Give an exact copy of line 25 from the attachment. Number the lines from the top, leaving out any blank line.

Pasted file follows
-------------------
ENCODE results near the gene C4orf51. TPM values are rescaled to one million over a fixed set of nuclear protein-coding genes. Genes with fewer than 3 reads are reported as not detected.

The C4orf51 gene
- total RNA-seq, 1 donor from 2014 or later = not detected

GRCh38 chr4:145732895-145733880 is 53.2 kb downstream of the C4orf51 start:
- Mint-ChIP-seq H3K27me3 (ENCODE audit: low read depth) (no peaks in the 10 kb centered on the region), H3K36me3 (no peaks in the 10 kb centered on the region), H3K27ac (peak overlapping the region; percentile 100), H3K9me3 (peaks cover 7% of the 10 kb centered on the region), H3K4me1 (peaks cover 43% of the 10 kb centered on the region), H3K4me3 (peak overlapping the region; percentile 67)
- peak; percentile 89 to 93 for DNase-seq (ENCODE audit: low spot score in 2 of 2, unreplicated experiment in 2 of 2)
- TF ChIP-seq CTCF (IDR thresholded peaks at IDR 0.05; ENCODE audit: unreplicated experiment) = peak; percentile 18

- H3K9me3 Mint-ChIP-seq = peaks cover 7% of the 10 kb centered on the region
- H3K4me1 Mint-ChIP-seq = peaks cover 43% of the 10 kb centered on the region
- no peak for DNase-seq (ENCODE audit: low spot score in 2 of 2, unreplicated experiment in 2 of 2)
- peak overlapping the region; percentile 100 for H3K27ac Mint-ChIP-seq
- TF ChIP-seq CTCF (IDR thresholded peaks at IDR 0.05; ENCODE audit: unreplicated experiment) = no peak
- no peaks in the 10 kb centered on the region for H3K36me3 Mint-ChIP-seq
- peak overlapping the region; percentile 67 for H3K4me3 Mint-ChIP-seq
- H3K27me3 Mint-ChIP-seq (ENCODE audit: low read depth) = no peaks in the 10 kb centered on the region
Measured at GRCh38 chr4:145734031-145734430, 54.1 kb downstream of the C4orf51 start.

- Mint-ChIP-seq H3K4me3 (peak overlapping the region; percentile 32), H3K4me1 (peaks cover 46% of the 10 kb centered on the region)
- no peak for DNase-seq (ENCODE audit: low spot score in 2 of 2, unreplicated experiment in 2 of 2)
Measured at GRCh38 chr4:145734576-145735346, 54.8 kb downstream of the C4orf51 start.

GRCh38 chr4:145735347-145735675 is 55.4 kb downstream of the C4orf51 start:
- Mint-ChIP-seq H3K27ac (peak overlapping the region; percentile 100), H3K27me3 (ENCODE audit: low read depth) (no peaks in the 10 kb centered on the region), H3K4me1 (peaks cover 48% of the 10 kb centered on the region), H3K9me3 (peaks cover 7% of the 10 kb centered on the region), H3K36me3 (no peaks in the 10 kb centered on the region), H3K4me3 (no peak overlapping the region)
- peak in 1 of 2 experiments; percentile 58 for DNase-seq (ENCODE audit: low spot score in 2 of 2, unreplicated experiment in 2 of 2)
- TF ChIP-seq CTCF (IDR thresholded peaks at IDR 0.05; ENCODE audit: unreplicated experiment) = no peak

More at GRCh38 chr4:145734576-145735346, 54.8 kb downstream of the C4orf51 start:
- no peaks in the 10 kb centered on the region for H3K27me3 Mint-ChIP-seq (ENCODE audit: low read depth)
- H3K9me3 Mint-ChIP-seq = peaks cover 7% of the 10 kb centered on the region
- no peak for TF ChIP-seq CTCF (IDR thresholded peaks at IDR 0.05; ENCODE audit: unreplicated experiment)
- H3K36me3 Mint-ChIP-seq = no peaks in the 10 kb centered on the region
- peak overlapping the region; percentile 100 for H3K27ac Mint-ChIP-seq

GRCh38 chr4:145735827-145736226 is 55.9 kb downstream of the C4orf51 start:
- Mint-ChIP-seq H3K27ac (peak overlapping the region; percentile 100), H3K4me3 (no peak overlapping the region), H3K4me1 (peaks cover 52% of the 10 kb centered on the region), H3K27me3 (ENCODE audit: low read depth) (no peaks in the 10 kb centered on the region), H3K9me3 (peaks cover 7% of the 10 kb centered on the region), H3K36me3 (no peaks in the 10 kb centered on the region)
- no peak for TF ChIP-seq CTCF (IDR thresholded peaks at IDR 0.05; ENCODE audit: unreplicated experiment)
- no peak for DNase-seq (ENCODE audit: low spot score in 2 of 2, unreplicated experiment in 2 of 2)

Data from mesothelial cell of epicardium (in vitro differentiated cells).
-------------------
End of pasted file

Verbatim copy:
- no peaks in the 10 kb centered on the region for H3K27me3 Mint-ChIP-seq (ENCODE audit: low read depth)